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March 22, 2024  |  Written by Krisha Yadav-Ranjan

California Appellate Court Determines That the “Pay First” Rule Applies to SGMA Fee Lawsuits

The Fourth District Court of Appeal has ruled in Mojave Pistachio, LLC et al. v. Superior Court of Orange County, Indian Wells Valley Groundwater Authority (Case No. G062327, opinion published Feb. 8, 2024) that the “pay first, litigate later” rule applies to fees imposed by a local groundwater sustainability agency under the Sustainable Groundwater Management Act (SGMA) (Wat. Code, § 10720 et seq.). In accordance with the court’s holding, a groundwater user is required to pay an outstanding fee imposed under SGMA before commencing an action to challenge the fee and to obtain a refund. (Wat. Code, §10726.6(d)). As a result of this ruling, water users must pay a fee currently due before bringing a legal challenge against a groundwater sustainability agency for imposition of the fee. Further, this ruling requires water users to pay any fee that becomes due during litigation in order to maintain an action before the court.


Mojave Pistachio, LLC (Mojave) irrigates a pistachio orchard in the Mojave Desert with groundwater from the underlying Indian Wells Valley Groundwater Basin (Basin). The Basin was designated as a high-priority basin subject to critical overdraft per the Department of Water Resources (DWR).

SGMA took effect in 2015 and requires the creation of groundwater sustainability plans to manage high-priority groundwater basins. Per that directive, the Indian Wells Valley Groundwater Authority (IWVGA) – the local groundwater sustainability agency – determined that groundwater extractions from the Basin would be subject to a monthly Basin “replenishment fee” of $2,130 per acre-foot of groundwater or about $0.0065 per gallon of groundwater. According to IWVGA, the replenishment fee is necessary to fund the significant costs of bringing in supplemental water and mitigating damage to shallow wells that may be impacted by declining water levels. This fee resulted in Mojave owing over $8 million annually in replenishment fees. Because pistachio orchards require more water each year as they mature, Mojave’s replenishment fees are set to nearly double by 2080.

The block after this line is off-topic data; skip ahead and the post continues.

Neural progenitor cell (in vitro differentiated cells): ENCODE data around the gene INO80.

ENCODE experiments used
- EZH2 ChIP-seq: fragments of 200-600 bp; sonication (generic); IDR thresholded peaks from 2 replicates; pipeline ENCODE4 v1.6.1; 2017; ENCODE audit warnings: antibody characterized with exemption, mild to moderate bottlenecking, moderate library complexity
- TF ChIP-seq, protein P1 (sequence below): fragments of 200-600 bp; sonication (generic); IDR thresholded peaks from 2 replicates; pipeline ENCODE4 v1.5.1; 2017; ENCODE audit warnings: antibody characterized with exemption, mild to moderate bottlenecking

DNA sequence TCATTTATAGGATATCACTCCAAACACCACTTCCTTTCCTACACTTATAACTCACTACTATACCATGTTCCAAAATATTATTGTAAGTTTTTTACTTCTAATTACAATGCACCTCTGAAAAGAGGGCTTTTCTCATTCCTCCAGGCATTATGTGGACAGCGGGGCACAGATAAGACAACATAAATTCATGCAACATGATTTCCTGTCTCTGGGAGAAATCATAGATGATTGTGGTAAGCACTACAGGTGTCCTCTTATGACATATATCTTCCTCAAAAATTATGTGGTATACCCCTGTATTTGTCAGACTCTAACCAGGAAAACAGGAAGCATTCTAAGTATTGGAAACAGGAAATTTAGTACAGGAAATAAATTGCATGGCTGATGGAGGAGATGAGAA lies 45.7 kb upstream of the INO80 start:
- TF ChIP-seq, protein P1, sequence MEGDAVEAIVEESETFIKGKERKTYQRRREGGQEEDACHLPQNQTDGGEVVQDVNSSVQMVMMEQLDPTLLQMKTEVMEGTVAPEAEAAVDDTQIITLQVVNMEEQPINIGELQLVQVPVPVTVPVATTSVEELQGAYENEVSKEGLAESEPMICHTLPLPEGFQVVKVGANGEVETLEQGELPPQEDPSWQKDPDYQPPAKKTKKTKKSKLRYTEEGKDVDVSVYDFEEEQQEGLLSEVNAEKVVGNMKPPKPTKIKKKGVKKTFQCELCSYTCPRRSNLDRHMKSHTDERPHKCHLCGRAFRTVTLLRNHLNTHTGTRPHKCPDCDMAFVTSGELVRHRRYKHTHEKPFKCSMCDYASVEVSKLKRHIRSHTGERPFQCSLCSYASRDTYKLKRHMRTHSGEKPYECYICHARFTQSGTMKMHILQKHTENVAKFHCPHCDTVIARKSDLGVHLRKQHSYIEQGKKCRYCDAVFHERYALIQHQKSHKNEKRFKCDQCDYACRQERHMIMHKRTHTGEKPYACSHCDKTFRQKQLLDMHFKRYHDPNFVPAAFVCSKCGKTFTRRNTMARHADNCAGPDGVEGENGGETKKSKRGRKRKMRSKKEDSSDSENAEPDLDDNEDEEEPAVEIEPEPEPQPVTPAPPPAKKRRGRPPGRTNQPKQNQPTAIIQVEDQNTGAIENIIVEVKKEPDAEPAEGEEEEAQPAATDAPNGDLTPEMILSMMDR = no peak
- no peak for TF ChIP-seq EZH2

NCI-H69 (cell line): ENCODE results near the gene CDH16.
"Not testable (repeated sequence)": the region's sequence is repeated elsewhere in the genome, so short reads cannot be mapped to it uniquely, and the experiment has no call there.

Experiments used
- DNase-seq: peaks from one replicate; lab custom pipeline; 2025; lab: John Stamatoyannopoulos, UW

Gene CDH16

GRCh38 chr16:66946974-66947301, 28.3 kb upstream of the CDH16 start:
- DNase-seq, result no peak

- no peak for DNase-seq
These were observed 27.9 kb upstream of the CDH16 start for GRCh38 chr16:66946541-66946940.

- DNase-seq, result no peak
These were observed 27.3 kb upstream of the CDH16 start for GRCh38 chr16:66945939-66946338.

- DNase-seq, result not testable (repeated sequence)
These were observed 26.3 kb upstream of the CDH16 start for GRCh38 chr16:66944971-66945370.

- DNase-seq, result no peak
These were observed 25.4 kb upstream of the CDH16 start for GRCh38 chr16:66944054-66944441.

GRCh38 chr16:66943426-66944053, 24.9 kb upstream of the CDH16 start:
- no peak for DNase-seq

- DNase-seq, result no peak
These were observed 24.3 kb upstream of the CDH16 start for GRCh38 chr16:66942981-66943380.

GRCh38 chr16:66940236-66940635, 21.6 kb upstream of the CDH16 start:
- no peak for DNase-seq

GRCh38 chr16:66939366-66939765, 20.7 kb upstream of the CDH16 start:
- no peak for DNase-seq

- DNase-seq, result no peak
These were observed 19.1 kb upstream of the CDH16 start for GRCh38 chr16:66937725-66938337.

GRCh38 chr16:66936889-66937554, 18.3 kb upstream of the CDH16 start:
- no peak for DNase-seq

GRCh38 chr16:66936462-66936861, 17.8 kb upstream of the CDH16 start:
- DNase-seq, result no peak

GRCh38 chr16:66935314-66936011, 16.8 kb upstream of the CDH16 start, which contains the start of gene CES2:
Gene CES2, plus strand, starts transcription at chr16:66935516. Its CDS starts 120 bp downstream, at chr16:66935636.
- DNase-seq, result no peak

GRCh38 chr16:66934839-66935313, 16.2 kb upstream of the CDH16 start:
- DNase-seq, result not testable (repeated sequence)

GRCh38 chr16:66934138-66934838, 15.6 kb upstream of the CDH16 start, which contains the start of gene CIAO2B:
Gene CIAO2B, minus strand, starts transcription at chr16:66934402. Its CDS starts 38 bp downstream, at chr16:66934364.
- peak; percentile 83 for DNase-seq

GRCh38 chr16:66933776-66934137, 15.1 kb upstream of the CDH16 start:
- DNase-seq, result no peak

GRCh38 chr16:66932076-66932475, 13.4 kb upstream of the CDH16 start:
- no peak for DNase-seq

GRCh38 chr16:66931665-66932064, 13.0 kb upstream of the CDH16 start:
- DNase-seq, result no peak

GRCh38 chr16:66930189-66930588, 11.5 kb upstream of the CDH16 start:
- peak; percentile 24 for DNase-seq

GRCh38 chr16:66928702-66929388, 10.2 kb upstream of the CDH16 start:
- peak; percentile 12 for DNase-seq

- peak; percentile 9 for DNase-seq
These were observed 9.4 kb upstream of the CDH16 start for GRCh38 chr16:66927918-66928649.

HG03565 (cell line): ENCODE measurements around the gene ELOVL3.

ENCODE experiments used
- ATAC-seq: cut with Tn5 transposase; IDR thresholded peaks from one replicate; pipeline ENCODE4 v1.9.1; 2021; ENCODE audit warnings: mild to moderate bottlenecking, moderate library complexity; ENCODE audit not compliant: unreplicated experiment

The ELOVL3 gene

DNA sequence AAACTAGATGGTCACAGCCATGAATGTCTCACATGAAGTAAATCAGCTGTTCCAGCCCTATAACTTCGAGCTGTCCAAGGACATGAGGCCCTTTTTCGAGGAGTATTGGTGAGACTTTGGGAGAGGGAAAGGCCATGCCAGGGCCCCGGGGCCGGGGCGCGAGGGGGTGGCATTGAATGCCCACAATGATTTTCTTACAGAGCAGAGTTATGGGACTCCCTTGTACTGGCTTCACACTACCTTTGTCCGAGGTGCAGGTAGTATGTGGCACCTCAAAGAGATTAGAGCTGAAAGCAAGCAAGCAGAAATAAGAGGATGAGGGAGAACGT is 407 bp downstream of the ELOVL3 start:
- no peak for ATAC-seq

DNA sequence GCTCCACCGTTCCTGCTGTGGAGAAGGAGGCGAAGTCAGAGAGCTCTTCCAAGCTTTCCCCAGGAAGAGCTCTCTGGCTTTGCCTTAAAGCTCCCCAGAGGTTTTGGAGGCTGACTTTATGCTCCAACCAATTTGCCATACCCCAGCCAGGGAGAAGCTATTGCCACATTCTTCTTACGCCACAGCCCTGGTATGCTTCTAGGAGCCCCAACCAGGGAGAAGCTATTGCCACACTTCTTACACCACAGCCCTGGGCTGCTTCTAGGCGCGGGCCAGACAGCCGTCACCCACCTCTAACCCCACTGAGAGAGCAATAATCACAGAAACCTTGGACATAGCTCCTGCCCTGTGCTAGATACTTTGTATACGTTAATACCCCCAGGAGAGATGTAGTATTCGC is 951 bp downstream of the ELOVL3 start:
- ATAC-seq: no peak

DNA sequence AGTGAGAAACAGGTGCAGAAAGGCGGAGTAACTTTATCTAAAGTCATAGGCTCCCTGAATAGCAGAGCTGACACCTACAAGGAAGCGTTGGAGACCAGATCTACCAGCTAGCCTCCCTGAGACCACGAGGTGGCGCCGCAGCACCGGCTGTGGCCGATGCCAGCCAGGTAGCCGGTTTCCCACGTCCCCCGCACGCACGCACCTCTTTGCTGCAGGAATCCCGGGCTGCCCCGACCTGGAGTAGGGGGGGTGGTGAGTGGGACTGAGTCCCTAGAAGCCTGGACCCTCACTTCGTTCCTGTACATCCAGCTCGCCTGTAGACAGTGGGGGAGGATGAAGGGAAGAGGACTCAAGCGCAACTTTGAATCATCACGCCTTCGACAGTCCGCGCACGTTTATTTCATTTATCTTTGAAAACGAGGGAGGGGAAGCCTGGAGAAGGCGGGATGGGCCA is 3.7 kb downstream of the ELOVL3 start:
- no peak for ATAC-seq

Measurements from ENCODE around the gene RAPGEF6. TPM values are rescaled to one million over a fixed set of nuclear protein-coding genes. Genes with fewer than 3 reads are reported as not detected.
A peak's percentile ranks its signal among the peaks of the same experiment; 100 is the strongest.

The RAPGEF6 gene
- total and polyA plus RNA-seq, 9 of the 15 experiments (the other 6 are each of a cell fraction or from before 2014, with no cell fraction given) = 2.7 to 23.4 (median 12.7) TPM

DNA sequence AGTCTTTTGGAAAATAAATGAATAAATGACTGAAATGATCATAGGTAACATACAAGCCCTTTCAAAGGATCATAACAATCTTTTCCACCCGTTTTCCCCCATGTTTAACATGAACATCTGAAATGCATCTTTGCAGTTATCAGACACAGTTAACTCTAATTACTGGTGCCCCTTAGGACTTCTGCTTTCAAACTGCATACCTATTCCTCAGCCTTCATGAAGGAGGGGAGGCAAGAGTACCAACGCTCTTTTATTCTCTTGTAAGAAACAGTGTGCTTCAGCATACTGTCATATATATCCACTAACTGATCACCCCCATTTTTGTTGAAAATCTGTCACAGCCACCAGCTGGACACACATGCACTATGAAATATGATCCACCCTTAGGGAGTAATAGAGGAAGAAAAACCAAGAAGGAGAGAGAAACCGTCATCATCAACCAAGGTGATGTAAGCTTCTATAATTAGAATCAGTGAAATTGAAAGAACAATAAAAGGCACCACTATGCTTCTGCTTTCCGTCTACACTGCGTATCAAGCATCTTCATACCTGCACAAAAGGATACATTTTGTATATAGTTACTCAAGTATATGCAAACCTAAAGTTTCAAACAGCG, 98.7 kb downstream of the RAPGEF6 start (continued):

Mojave’s Lawsuit

Mojave filed an action against IWVGA alleging, in part, that IWVGA’s groundwater sustainability plan illegally deprived Mojave of its vested rights to pump groundwater from the Basin by conditioning Mojave’s continued use of groundwater on payment of the replenishment fee. The lower court denied Mojave’s attempt to enjoin the IWVGA from taking any action to implement the replenishment fee. In doing so, the lower court reasoned that California’s “pay first, litigate later” rule barred injunctive relief as to the replenishment fee because Mojave had not yet paid the fee it sought to invalidate. Mojave appealed the case to the Fourth District Court of Appeal for review of the lower court’s ruling.

The Court’s Reasoning